Innovative Rural Marketing at Bottom of Pyramid by HUL

Published by MBA Skool Team, Published on December 01, 2014

HUL is a marketing focused company with a wide network and a diverse product portfolio which is deep as well as broad. FMCG Industry is as interesting as it is complex.

In an industry driven by volumes but sustained on margins where a small local player like Balaji chips can make the MNC giant like Frito-Lays huff and puff it is imperative to device new and innovative ways to open up new markets and create new consumers of your products. In india it is more or less a direct fight between two industry giants – HUL & P&G. Both are US based companies with similar strengths but varied brand perception.

HUL is the market leader in most of the product categories while P&G is not far behind and can be seen snapping at the heels of the market leader with close differences in market share. Now, in this situation what can the marketing executives at the helm of affairs in the HUL corporate office can think of to increase the current market share while maintaining the margins per unit. Lets Ponder over it. FMCG is an industry not built on product innovation like pharmaceuticals or user experience like the Tech. Industry. This is an industry where your product has to gain shelf space at the grocer where most of the people in a community go to replenish their daily needs. The regular grocers and the provision stores (Mom & Pop variety) are already accounted for and do not have much potential left in terms of increasing the current customer base. India is still predominantly agriculture driven economy and as a country 70% of its citizens dwell in the rural hinterland. It was a political slogan of Mayawati during 90’s state elections in UP that “The people who have more strength in numbers should have more say in their governance”. Well, this slogan was more directed towards caste system but is apt for the Bottom of Pyramid approach introduced by management guru CK Prahalad.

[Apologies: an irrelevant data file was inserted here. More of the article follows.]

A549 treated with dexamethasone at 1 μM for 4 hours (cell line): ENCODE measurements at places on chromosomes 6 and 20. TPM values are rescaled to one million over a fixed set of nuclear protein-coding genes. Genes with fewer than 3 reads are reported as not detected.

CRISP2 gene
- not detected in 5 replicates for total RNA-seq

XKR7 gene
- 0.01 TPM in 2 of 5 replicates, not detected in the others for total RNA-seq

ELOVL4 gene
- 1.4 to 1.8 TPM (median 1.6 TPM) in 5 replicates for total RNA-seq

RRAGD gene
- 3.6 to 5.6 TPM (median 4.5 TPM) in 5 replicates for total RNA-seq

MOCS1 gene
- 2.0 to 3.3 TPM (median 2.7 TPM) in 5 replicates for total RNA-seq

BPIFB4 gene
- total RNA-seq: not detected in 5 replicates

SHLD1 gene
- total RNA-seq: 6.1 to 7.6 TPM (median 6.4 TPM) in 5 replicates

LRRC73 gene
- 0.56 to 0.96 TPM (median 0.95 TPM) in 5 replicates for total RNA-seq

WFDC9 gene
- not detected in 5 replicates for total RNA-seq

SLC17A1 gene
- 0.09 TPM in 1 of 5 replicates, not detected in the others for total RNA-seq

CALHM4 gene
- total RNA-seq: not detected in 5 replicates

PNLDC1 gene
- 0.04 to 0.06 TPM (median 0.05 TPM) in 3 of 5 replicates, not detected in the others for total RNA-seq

In India every child dwelling in the “Bharat” knows that strength lies in numbers whether it is an exam or a fight you should score more. There is a constant refrain to “Score more to win”. HUL quite interestingly is trying to push the envelope of consumerism by wearing the garb of social crusader. There is a theory in Economics (by Engel) which tells that the poor spend highest percentage of their income on food and that too on a daily basis while for the rich the ratio spent on food is minimum to their total income.

Chik Shampoo has quite brilliantly showed the power of sachet and how can a company build great margins on the back of Bottom of the Pyramid consumers who cannot afford your standard pack of product. So, I see this strategy of HUL to appoint Shakti Amma’s in the super remote areas of india as their retailers and brand ambassadors about:

-More Margins per Volume through Smaller packs (sachets)

-Creating Communities which will swear by the HUL brand as it has provided the basis for their economic & social upliftment.

-When the community will earn more they will buy more. So, HUL will sell more.

-Great PR and Media Coverage as a Company who cares

-Super efficient way to link the three basic needs- Communication (telecom), Savings (banking) and Goods for daily Sustenance (HUL).

-Shakti Amma stores will be the one- stop- shop for the community for most of their needs.

-"Shaktimaan" - Rural Men mostly husband of Shakti Ammas (HUL kiosk store owner) riding bicyles and distributing HUL products to small retailers in the nearby villages which cannot be accessed by a traditional channel due to cost disadvantages.

- Super efficient way to link the three basic needs- Communication (telecom), Money (Savings; banking) and Goods for daily Sustenance (HUL;Trade).

HUL is in talks with Telecom companies to sell their vouchers through the kiosks and with banks to make “shaktiammas” as the banks last mile representative for account opening. A perfect example of Women Empowerment and CSR while doing business in disguise.

This article has been authored by Rohit Misra from IMDR Pune 


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